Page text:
It can be difficult to know what exactly causes an individual’s tinnitus, as this can vary due to a number of factors. Something that we do understand though, is that its onset is usually as a result of a mental or physical change, and may not be ear related at all. According to the British Tinnitus Association, some causes may include:
Hair cells in the inner ear become damaged or deplete due to ‘wear and tear’ over the years. This may cause hearing loss, which may make the tinnitus sound louder, as it is not being masked by environmental sounds.
It is uncertain as to whether stress/anxiety causes tinnitus; however, many patients do notice that their tinnitus becomes exacerbated during times of stress.
Individuals build up different amounts of wax depending on the shape and size of the ear canals. This can cause impacted wax which can essentially act as an ear plug, and cause a ‘conductive hearing loss’, making it more difficult to hear external sounds to mask the tinnitus. See Wax Removal Page for more info
Also known as otitis media with effusion (or OME), often affecting children, where there is a build up of fluid in the middle ear due to a malfunction of the Eustachian tube. In many cases, glue ear manages to resolve itself without any need of medical interventions. In other cases however, intervention such as grommets may be required.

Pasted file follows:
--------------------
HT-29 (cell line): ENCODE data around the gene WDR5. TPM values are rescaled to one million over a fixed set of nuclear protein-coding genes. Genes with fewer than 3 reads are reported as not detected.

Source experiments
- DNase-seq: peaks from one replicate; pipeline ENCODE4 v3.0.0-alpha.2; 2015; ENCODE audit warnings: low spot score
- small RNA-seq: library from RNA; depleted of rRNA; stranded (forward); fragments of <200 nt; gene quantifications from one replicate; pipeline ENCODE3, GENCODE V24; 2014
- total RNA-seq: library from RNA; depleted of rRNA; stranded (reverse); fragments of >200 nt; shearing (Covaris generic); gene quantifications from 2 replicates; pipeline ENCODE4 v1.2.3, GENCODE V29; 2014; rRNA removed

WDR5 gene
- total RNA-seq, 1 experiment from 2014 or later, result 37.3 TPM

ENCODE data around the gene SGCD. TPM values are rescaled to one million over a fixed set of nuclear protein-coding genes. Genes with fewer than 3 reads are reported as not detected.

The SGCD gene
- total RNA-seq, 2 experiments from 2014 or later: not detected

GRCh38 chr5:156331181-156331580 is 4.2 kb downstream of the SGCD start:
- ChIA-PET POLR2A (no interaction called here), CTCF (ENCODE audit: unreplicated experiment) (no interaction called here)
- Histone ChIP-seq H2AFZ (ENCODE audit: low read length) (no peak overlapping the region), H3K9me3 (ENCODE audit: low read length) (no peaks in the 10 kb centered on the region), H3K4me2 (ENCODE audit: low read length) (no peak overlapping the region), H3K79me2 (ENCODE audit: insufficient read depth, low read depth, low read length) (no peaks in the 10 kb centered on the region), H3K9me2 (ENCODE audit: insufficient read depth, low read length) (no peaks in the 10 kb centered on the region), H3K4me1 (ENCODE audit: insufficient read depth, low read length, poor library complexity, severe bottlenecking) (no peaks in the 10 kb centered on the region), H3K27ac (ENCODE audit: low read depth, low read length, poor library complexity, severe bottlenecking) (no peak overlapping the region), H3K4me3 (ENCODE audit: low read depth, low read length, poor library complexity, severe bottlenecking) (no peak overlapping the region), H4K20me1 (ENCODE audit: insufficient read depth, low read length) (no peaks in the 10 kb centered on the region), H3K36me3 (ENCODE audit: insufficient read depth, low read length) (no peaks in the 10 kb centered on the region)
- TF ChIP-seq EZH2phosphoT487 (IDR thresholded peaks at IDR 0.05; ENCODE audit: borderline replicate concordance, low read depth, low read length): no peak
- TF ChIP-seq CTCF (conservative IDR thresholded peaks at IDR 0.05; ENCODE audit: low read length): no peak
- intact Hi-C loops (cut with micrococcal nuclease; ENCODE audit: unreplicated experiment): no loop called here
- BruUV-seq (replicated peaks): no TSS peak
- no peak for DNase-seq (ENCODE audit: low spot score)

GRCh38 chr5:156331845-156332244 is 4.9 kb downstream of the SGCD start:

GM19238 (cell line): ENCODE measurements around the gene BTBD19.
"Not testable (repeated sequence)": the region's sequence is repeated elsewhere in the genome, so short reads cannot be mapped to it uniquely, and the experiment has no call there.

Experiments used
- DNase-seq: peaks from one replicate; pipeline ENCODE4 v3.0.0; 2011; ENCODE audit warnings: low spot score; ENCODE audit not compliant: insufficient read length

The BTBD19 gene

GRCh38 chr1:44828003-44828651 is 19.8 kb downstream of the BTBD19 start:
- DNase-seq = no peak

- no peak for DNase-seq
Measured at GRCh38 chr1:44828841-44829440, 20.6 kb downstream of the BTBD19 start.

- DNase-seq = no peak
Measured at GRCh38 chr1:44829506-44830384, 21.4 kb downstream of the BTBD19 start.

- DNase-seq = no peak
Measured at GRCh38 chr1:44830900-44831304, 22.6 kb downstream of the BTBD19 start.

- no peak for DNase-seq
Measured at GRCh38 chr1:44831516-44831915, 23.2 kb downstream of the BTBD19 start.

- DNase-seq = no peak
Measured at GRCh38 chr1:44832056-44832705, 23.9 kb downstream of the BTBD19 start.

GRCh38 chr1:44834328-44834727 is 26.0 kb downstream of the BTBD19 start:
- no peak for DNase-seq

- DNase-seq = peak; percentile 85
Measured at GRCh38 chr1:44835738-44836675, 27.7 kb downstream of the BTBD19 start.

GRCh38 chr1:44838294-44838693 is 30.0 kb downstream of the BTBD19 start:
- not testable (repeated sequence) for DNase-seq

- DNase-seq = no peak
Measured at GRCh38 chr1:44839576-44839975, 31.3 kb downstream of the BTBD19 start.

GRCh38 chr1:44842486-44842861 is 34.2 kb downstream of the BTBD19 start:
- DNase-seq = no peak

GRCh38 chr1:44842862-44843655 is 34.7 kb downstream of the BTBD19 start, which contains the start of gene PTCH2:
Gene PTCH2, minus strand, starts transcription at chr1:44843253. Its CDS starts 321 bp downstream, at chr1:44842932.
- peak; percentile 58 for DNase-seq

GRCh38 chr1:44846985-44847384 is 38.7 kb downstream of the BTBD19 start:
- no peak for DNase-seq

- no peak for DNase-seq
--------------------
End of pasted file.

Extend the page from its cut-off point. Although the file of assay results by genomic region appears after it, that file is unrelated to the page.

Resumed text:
This can be caused by acute or chronic infections, sudden change in air pressure (such as when diving), trauma (such as cotton buds in the ear) or extremely loud sounds. This is usually accompanied by pain in the ear.
Hair cells damaged by loud sounds gradually over a long period of time, or due to a short burst of a very loud noise. If you are exposed to loud noises on a daily basis, it is important to protect your ears from any permanent damage by using ear protection.
Ear infections are a common cause of hearing loss and/or tinnitus. This can usually be resolved through prescription medication from a doctor.
This is a balance disorder which causes sudden attacks of tinnitus, hearing loss, vertigo (feeling like the room around you is spinning) and a sensation of pressure in the ear.
This is when there is abnormal bone growth of the middle ear bones (ossicles), more specifically the stapes (AKA stirrup). The stapes becomes fused with the surrounding bone, preventing sounds from efficiently transmitting to the cochlea (Web link to Hearing). This means that the individual may suffer with a degree of hearing loss. Treatment options may include fitting a hearing aid to compensate for the hearing loss, or other means such as surgery.
Head trauma, changes in blood flow (e.g. anaemia, high blood pressure), medication, acoustic neuroma (a growth on the hearing nerve), diabetes and thyroid disorders.